On October 25th, 1838, in a move that would initiate the Missouri Mormon War, David Patten led his troops in an attack against a Missouri militia camped at Crooked River, an act which later caused the Mormons to be charged with treason.[59] The Mormons had received word that three of their men had been taken prisoner and their homes burned. Patten and his men were determined to rescue them. The Mormons succeeded in scattering the militia, but the battle claimed the lives of three of the brethren, one of them being Patten. (Note that Patten’s death prevented the fulfillment of Joseph Smith’s prophecy of April 17, l838. In this prophecy Joseph  stated that Patten  would go on a mission for the church the following year.)[60]

     The Mormons won this encounter but it would mark the beginning of the end of their militant activities in Missouri. The battle was reported to Governor Boggs as a massacre committed by the Mormons. On October 27, Boggs responded to the reports by issuing the following extermination order, “The Mormons must be treated as enemies and must be exterminated or driven from the state, if necessary for the public good. Their outrages are beyond all description.”[61] 

Haun’s Mill Massacre and Crooked River Atrocities

      When Joseph realized the seriousness of the situation, he instructed his people in outlying areas to gather back to Far West for safety. One small group of Mormons did not heed his warning and remained at Haun’s Mill, a few miles outside of town. On October 30, two hundred Missouri militiamen, some of whom had been in the battle of Crooked River, attacked the mill and massacred seventeen Mormons in a brutal manner.[62] Although this cold blooded act certainly cannot be justified, D. Michael Quinn puts it into perspective by showing that the action of the Danites at the Battle of Crooked River led to the slaughter at Haun’s Mill five days later.

 “Apostle David W. Patten (a Danite captain with the code-name ‘Fear Not’) told his men [at Crooked River]: ‘Go ahead, boys, rake them down.’ The highest ranking Mormon charged with murder for obeying this order was Apostle Parley P. Pratt who allegedly took the careful aim of a sniper in killing one Missourian and then severely wounding militiaman Samuel Tarwater. This was after Apostle Patten received a fatal stomach wound. In their fury at the sight of their fallen leader, some of the Danites mutilated the unconscious Tarwater ‘with their swords’ striking him lengthwise in the mouth, cutting off his under teeth, and breaking his lower jaw; cutting off his cheeks…and leaving him [for] dead.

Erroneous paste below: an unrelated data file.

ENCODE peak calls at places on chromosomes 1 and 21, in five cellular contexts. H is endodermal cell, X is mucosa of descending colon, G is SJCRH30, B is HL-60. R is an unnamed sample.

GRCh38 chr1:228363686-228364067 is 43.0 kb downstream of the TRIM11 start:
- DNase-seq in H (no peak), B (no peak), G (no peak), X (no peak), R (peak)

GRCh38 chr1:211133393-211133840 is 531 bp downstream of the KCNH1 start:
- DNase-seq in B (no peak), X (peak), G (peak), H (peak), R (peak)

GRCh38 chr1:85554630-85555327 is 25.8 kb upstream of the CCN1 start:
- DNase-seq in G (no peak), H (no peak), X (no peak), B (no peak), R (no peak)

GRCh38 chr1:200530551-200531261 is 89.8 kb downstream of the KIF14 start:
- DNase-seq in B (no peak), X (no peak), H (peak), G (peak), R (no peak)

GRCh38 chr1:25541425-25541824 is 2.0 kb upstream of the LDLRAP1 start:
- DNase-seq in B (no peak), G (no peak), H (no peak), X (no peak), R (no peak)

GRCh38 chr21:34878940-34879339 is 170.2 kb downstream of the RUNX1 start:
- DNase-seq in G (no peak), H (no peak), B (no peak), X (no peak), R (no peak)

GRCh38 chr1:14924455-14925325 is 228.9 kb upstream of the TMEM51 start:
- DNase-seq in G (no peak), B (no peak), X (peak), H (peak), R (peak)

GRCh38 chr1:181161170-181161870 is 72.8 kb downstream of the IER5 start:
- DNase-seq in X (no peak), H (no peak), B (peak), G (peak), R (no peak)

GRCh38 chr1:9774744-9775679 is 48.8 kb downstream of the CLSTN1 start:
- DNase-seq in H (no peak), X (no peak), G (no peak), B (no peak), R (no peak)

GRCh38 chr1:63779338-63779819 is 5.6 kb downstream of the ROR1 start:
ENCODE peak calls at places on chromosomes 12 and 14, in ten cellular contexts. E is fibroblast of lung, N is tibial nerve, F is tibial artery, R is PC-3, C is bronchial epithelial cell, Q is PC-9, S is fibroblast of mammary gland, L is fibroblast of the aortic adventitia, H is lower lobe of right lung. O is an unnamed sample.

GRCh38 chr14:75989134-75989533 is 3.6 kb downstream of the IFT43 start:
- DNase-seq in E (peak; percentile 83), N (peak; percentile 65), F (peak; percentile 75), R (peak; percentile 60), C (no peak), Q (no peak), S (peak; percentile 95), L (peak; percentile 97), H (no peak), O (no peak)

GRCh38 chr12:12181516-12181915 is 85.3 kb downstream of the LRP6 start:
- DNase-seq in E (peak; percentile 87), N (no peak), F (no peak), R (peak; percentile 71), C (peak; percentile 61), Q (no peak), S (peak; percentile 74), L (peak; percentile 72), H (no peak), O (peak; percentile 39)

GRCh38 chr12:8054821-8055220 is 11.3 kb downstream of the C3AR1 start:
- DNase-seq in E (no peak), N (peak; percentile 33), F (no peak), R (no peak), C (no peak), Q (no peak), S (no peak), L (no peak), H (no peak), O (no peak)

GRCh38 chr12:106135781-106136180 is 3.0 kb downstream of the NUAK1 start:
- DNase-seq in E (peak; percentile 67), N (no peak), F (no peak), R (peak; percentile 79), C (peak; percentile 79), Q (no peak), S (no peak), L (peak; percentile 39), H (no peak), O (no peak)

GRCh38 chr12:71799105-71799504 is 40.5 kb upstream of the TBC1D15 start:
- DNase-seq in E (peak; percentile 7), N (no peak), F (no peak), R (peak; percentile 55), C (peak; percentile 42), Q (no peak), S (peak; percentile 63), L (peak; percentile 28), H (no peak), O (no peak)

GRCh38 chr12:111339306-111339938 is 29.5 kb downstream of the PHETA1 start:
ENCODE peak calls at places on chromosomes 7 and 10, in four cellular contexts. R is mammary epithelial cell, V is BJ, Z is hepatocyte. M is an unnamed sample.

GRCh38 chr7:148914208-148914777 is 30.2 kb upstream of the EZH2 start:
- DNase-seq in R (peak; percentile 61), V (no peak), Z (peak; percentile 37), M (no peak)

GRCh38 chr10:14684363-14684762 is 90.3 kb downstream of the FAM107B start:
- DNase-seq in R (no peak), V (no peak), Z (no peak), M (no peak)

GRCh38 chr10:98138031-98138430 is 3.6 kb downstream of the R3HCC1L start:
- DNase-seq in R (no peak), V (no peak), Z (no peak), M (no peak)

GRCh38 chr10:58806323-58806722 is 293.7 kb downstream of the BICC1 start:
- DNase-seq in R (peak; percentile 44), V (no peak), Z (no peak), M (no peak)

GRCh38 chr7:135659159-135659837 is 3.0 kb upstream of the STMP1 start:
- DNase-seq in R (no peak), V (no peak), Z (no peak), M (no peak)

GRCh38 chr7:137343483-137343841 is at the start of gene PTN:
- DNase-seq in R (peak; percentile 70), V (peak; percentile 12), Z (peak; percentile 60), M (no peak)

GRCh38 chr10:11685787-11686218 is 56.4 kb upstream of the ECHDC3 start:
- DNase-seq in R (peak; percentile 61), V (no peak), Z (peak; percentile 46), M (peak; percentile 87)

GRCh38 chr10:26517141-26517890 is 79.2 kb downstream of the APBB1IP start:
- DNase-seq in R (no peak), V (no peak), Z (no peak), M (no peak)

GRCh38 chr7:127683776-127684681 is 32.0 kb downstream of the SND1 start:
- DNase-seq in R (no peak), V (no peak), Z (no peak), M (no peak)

“He survived to press charges against Pratt for attempted murder…. A generally unacknowledged dimension of both the extermination order and the Haun’s Mill massacre, however, is that they resulted from Mormon actions in the Battle of Crooked River. Knowingly or not, Mormons had attacked state troops, and this had a cascade effect. Local residents feared annihilation…  Upon receiving news of the injuries and death of state troops at Crooked River, Governor Boggs immediately drafted his extermination order...because the Mormons ‘have made war upon the people of this state.' Worse, the killing of one Missourian and mutilation of another while he was defenseless at Crooked River led to the mad-dog revenge by Missourians in the slaughter at Haun's Mill.” [63] 

Terms for Peace

     In accordance with Bogg’s extermination order, the Missouri militias began surrounding Far West. Joseph, knowing he was defeated, sent his representatives to negotiate, with instructions to “beg like a dog for peace.”[64] The terms of the agreement were severe. 

·        The Mormon leaders would surrender their arms and be tried for treason.

·        All Mormon property would be confiscated for the purpose of liquidating their debts caused by the war.

·        All Mormons must leave the state. 

     Realizing that the only alternative to these terms was the extermination of his people, Joseph surrendered on November 1. Thus ended the Missouri Mormon War of l838. In a hasty trial called by General Lucas, Joseph and six of his leaders were charged and found guilty of treason, murder, arson, burglary, and other crimes. General Lucas ordered them to be publicly executed at nine a.m. the following morning in the Far West square.